Bouncing a mix isn’t the only way to get your audio out of Pro Tools.
After all the work has been done and the mix is finally sounding the way you hoped it would, what comes next for the engineer working in Pro Tools? Usually it’s going to go as follows: Bounce Mix, type in a meaningful name (which hopefully doesn’t contain the over‑optimistic word ‘final’), and go and make a cup of tea, secure in the knowledge of a job well done. But is that really all there is to it? In this article I look a little deeper at what happens between finishing the mix and finishing the job.
It wasn’t all that long ago that Pro Tools bounces were strictly real‑time affairs. It was only 10 years ago that bouncing a mix meant sitting through the whole mix in real time. (Of course, when real‑time bounces were first introduced, the fact that it was real time as opposed to slower than real time was the selling point!) However, computers inevitably get faster, and by the time Pro Tools 11 finally introduced faster‑than‑real‑time bounces, real‑time bounces seemed positively archaic.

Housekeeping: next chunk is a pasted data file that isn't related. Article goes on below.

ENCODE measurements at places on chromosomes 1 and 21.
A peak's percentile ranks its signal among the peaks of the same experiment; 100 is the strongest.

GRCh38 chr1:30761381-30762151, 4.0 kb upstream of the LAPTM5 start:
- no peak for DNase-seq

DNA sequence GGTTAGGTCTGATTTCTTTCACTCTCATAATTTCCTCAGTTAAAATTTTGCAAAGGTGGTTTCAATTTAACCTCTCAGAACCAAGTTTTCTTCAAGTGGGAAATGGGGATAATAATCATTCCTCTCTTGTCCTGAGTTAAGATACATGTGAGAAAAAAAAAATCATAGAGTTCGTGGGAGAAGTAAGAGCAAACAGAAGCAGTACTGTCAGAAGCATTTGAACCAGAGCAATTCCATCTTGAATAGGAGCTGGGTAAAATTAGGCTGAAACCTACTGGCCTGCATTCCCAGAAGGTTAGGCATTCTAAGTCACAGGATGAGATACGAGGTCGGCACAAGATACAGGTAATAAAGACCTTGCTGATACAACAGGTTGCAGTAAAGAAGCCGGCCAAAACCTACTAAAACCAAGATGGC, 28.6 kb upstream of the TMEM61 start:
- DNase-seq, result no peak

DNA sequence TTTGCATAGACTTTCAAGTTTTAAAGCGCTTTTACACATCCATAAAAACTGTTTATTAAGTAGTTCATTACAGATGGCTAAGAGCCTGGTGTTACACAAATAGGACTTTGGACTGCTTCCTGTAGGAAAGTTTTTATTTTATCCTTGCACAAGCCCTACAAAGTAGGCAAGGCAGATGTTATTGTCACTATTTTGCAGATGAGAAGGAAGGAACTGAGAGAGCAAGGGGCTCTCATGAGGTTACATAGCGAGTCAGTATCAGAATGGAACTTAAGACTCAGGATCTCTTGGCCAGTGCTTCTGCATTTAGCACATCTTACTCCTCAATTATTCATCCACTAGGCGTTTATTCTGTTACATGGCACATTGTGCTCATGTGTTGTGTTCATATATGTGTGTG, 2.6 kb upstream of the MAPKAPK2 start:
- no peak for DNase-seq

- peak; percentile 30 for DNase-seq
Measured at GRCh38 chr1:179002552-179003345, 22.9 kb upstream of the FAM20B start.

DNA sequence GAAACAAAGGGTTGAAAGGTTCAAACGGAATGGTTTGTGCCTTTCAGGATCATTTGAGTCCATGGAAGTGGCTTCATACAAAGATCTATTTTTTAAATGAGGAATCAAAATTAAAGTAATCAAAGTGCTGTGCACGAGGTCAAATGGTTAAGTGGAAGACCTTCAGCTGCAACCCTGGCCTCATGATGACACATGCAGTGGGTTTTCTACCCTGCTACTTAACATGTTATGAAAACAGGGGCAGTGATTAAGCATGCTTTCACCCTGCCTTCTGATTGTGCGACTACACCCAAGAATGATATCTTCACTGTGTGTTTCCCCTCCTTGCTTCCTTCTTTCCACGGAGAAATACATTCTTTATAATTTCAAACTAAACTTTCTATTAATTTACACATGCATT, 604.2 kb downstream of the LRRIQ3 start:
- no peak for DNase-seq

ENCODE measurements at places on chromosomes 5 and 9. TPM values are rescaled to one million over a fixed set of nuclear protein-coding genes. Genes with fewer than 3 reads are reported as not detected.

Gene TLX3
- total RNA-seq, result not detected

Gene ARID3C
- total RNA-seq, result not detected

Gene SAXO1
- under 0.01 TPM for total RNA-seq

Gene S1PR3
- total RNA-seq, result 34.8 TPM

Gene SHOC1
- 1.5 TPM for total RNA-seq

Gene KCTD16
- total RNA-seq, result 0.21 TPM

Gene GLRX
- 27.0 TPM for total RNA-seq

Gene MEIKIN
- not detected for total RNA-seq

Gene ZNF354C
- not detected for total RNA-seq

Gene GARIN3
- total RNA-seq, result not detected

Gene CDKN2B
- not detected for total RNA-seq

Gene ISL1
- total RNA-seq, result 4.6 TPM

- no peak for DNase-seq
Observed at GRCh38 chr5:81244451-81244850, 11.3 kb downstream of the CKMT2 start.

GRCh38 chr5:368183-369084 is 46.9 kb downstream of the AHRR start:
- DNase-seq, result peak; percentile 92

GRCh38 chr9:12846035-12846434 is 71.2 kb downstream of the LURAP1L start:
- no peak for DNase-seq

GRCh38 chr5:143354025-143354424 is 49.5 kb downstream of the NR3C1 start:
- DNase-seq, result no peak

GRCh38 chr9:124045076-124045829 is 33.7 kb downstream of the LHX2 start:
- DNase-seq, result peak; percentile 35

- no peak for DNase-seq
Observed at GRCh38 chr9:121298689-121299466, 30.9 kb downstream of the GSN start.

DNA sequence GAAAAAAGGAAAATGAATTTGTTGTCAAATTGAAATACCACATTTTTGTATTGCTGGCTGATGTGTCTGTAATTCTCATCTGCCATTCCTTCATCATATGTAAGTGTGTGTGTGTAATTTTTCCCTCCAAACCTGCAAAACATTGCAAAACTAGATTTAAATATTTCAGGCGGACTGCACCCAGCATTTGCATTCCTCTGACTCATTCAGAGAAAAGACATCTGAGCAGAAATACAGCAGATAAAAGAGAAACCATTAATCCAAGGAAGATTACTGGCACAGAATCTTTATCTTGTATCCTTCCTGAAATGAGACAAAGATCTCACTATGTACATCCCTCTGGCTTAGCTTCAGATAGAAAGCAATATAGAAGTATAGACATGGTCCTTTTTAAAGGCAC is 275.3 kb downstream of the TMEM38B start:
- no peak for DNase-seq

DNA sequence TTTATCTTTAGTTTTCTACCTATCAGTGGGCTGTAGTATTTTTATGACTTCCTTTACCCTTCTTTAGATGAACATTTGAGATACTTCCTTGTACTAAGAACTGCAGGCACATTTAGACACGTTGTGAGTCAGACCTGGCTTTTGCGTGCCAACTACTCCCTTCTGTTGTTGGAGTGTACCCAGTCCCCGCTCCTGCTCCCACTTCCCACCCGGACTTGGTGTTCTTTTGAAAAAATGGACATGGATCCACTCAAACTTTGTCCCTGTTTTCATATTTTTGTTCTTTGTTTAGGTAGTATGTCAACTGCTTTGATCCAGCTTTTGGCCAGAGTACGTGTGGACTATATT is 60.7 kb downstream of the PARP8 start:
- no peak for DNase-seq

The shortcut Command+full stop to abort a bounce is prominently displayed in the Bounce Mix window, and for good reason. How many times have you been bouncing a mix in real time and realised, under the scrutiny of the fact that this may well be the definitive version, that you spot a glaring error, one of those “What was I thinking?” moments? Years ago I used to teach Pro Tools and when gathering in projects burnt to CD (yes, it really was that long ago) I used to ask “So, who’s given me the blank one? One of you will have...”
That anyone would hand over a mix to a client (or a tutor) without checking it still surprises me, and this is why real‑time bounces still have a place alongside offline bounces. However, that isn’t to say that I would willingly go back to real‑time bounces without the option of offline. A mix has to be listened to, all the way through. And when you get into that supposedly perfect mix and spot the facepalm moment, remember that shortcut Command+full stop. If you use outboard equipment then offline bounces will probably have passed you by. They are strictly an in‑the‑box workflow.